For starters, it’s important to remember that it’s rare for ice to freeze at a uniform rate. Because of this, know that what constitutes a safe depth can vary on a given lake or pond. For example, three inches of ice on a farm pond may pose little danger, while three inches of ice on a stream or river could be an accident waiting to happen. Also, early March and April temperature can be a recipe for unsafe ice.

There are some tips that can be employed to help ice anglers minimize their risks on the ice. First, it’s smart to wear a personal flotation device. Ice spikes are great, too, or if you don’t have any, carrying a couple of large nails and a length of light nylon rope do the job, too. If you should go through the ice, these tools will keep you gripped to the ice help you get out should you fall through. These vital pieces of gear save lives every year, so it’s in your best interest just to wear one while you fish.

While it’s never a good idea to ice fish alone, if you must, be sure to leave information about your plans with someone you know and trust. Tell that person where you plan to fish and when you plan to return.

Do your homework and get to know the conditions of the ice before venturing out onto it. While doing this, take into consideration any recent weather changes and how that may impact the conditions of the ice. Here, it can also benefit you to check with local sources—local bait shops or DNR branches—for up-to-date ice conditions.

Once you get to the lake, it’s smart to use an ice spud bar or an auger to test the ice ahead of you as you move. Also, avoid any ice near flowing water, around inlets and outlets of streams, or near areas with aeration devices. Be especially wary of river ice, because it depth can vary due to the erosive action of the underlying river current. On a river, eight inches of ice can turn into two inches over the span of a few feet.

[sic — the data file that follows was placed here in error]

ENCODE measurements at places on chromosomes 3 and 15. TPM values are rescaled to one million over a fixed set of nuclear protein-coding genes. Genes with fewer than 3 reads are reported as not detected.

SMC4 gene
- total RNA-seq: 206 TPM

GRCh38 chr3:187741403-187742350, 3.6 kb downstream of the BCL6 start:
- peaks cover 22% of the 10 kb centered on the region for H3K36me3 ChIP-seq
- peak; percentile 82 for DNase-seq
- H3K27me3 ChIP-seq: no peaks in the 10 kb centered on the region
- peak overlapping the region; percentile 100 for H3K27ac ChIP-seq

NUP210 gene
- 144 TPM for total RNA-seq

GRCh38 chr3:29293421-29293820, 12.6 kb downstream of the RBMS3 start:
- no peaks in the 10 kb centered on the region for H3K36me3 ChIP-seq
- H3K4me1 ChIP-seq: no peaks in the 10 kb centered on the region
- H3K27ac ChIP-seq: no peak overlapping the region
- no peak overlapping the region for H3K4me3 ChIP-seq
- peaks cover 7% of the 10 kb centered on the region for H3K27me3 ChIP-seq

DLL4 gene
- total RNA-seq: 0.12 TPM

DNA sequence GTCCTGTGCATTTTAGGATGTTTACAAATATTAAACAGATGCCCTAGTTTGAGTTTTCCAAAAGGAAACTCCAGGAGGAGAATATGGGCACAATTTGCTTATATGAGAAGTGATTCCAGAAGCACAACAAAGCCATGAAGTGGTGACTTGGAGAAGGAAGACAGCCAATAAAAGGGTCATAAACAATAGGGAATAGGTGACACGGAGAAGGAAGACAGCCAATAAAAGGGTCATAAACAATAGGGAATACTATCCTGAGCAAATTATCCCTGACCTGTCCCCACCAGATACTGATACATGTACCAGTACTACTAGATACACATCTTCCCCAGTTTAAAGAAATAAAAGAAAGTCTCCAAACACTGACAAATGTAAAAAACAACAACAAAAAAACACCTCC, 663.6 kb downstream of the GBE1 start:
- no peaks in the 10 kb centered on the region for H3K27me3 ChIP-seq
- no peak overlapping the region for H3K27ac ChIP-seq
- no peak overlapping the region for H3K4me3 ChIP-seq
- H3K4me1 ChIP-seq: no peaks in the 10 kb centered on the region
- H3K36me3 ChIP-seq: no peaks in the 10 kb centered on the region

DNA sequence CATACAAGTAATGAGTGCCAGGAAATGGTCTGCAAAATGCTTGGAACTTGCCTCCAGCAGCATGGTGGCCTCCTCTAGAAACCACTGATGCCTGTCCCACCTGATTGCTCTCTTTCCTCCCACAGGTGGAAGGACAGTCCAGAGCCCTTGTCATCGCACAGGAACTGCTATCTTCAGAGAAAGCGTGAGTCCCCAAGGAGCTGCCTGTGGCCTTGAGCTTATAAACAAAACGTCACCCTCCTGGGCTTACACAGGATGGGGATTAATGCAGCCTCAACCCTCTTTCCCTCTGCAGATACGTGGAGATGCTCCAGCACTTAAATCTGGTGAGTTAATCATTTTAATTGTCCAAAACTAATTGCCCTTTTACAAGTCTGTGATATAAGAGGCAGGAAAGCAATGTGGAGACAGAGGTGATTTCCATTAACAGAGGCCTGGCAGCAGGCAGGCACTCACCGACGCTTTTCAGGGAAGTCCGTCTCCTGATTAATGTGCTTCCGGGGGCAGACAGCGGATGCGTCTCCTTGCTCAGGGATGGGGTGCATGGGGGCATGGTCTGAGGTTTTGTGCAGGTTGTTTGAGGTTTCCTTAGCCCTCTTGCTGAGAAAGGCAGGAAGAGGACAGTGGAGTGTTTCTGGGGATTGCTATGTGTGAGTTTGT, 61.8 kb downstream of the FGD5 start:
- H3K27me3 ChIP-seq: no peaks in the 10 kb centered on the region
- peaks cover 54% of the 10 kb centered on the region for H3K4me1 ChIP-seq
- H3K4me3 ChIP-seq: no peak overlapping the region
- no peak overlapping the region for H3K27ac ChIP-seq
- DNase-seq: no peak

If you do break through the ice, try not to panic and instead, concentrate on staying calm. Turn toward the direction you came from—toward the ice that supported you—and use the ice spikes, or your hands, to gain a hold on the unbroken surface, using your feet to move. Don’t stand up once you get back onto the ice, but roll away from the hole until you’re on solid ice. Now, if you witness someone else fall through the ice, don’t panic, and don’t run towards them. To help them, carefully extend a solid, lengthy tool, such as a rope, ladder, or pole.

Ice fishing can be a great winter pastime that many look forward to each year. However, it’s important to remember to use caution when you’re on the ice. Learn all you can about the lake or pond where you plan to fish beforehand, make sure to bring safety equipment with you, and remember that no ice is truly safe. These tips may save your life this ice season.

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